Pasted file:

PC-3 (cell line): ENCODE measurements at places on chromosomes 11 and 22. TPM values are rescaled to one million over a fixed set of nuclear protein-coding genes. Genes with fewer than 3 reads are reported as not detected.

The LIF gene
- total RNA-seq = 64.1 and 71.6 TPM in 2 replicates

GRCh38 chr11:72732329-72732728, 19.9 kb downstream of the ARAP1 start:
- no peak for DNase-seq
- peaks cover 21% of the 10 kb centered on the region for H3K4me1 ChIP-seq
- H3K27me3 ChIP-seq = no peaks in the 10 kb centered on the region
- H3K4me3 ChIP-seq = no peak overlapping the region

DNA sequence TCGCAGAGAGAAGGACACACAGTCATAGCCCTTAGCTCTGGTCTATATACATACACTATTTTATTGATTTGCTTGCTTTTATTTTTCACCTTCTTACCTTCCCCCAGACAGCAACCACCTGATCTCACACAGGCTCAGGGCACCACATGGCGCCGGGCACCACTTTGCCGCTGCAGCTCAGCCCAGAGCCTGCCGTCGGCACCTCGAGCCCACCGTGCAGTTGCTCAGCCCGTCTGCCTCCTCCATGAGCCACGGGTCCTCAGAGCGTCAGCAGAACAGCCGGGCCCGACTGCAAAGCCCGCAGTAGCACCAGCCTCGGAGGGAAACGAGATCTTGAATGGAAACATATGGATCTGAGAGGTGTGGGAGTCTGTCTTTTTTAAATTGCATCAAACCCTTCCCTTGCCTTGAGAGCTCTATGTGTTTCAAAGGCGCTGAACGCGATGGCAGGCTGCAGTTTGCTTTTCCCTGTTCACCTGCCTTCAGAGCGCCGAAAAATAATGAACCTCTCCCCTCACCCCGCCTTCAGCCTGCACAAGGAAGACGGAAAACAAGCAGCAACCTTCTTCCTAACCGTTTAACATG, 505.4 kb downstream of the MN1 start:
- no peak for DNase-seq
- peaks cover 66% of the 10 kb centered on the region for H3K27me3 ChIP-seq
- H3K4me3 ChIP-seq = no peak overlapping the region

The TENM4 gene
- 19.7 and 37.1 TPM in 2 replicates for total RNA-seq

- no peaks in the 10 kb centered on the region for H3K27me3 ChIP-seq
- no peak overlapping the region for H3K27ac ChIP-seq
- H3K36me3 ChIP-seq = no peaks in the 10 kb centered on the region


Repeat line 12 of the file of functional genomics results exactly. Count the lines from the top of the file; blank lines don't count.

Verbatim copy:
- H3K4me3 ChIP-seq = no peak overlapping the region